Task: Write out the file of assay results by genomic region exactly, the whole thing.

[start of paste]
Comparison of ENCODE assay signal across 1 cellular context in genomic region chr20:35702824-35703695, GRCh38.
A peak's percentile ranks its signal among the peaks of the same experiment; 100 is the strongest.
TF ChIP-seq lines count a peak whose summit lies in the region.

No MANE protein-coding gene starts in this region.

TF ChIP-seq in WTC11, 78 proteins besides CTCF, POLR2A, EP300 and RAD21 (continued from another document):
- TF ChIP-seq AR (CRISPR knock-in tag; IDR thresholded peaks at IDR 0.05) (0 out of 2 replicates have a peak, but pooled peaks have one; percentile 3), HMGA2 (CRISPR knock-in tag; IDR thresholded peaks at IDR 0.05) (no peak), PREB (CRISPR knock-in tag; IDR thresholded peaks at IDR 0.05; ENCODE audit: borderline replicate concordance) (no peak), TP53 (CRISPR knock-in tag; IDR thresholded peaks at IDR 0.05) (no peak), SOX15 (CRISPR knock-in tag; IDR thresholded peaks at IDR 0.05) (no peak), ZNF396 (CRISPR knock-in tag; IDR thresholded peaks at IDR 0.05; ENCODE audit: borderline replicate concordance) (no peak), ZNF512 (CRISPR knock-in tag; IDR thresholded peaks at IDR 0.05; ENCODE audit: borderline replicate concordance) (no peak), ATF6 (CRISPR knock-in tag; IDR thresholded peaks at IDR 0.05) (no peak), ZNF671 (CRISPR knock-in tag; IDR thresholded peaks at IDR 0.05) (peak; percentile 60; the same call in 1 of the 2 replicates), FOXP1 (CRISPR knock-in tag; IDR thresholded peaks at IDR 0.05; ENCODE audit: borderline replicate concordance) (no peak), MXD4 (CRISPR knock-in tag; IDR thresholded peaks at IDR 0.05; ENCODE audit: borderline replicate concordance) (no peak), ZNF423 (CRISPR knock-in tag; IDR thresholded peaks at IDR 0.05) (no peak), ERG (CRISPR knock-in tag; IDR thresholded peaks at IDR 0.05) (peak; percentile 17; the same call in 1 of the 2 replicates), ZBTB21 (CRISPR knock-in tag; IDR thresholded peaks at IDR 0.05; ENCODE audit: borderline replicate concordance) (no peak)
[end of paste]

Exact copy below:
Comparison of ENCODE assay signal across 1 cellular context in genomic region chr20:35702824-35703695, GRCh38.
A peak's percentile ranks its signal among the peaks of the same experiment; 100 is the strongest.
TF ChIP-seq lines count a peak whose summit lies in the region.

No MANE protein-coding gene starts in this region.

TF ChIP-seq in WTC11, 78 proteins besides CTCF, POLR2A, EP300 and RAD21 (continued from another document):
- TF ChIP-seq AR (CRISPR knock-in tag; IDR thresholded peaks at IDR 0.05) (0 out of 2 replicates have a peak, but pooled peaks have one; percentile 3), HMGA2 (CRISPR knock-in tag; IDR thresholded peaks at IDR 0.05) (no peak), PREB (CRISPR knock-in tag; IDR thresholded peaks at IDR 0.05; ENCODE audit: borderline replicate concordance) (no peak), TP53 (CRISPR knock-in tag; IDR thresholded peaks at IDR 0.05) (no peak), SOX15 (CRISPR knock-in tag; IDR thresholded peaks at IDR 0.05) (no peak), ZNF396 (CRISPR knock-in tag; IDR thresholded peaks at IDR 0.05; ENCODE audit: borderline replicate concordance) (no peak), ZNF512 (CRISPR knock-in tag; IDR thresholded peaks at IDR 0.05; ENCODE audit: borderline replicate concordance) (no peak), ATF6 (CRISPR knock-in tag; IDR thresholded peaks at IDR 0.05) (no peak), ZNF671 (CRISPR knock-in tag; IDR thresholded peaks at IDR 0.05) (peak; percentile 60; the same call in 1 of the 2 replicates), FOXP1 (CRISPR knock-in tag; IDR thresholded peaks at IDR 0.05; ENCODE audit: borderline replicate concordance) (no peak), MXD4 (CRISPR knock-in tag; IDR thresholded peaks at IDR 0.05; ENCODE audit: borderline replicate concordance) (no peak), ZNF423 (CRISPR knock-in tag; IDR thresholded peaks at IDR 0.05) (no peak), ERG (CRISPR knock-in tag; IDR thresholded peaks at IDR 0.05) (peak; percentile 17; the same call in 1 of the 2 replicates), ZBTB21 (CRISPR knock-in tag; IDR thresholded peaks at IDR 0.05; ENCODE audit: borderline replicate concordance) (no peak)